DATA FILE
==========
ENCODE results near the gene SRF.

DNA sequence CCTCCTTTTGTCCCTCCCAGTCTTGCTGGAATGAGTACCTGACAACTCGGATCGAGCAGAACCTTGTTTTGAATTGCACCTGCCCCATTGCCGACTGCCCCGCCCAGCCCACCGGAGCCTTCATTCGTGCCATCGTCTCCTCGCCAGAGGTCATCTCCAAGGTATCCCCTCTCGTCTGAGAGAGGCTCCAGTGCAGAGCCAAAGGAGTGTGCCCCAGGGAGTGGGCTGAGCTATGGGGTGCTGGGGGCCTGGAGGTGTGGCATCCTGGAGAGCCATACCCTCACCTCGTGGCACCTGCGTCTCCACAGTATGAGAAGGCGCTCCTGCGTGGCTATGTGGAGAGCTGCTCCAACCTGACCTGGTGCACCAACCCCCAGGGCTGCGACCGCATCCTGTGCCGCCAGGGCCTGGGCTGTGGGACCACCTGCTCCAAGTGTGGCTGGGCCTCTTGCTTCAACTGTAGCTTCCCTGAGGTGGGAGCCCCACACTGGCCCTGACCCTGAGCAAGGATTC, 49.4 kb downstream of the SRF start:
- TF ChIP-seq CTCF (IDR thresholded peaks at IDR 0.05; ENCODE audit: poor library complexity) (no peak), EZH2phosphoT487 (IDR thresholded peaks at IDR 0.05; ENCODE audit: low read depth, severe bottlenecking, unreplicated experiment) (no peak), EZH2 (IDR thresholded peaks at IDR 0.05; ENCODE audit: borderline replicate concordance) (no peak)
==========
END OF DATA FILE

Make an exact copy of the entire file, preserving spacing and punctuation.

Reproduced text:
ENCODE results near the gene SRF.

DNA sequence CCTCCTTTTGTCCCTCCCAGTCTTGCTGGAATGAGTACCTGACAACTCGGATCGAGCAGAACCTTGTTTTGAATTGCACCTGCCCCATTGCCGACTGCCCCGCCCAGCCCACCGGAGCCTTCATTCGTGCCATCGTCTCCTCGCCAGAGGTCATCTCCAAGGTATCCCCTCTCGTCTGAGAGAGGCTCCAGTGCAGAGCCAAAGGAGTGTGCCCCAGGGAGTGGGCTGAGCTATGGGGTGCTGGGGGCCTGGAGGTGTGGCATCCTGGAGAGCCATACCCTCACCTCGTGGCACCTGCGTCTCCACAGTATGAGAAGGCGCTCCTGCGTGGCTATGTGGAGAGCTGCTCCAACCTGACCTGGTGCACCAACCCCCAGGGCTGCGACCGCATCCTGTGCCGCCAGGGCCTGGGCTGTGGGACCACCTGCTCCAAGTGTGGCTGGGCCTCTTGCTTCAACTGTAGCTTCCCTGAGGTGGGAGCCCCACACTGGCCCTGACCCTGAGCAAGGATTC, 49.4 kb downstream of the SRF start:
- TF ChIP-seq CTCF (IDR thresholded peaks at IDR 0.05; ENCODE audit: poor library complexity) (no peak), EZH2phosphoT487 (IDR thresholded peaks at IDR 0.05; ENCODE audit: low read depth, severe bottlenecking, unreplicated experiment) (no peak), EZH2 (IDR thresholded peaks at IDR 0.05; ENCODE audit: borderline replicate concordance) (no peak)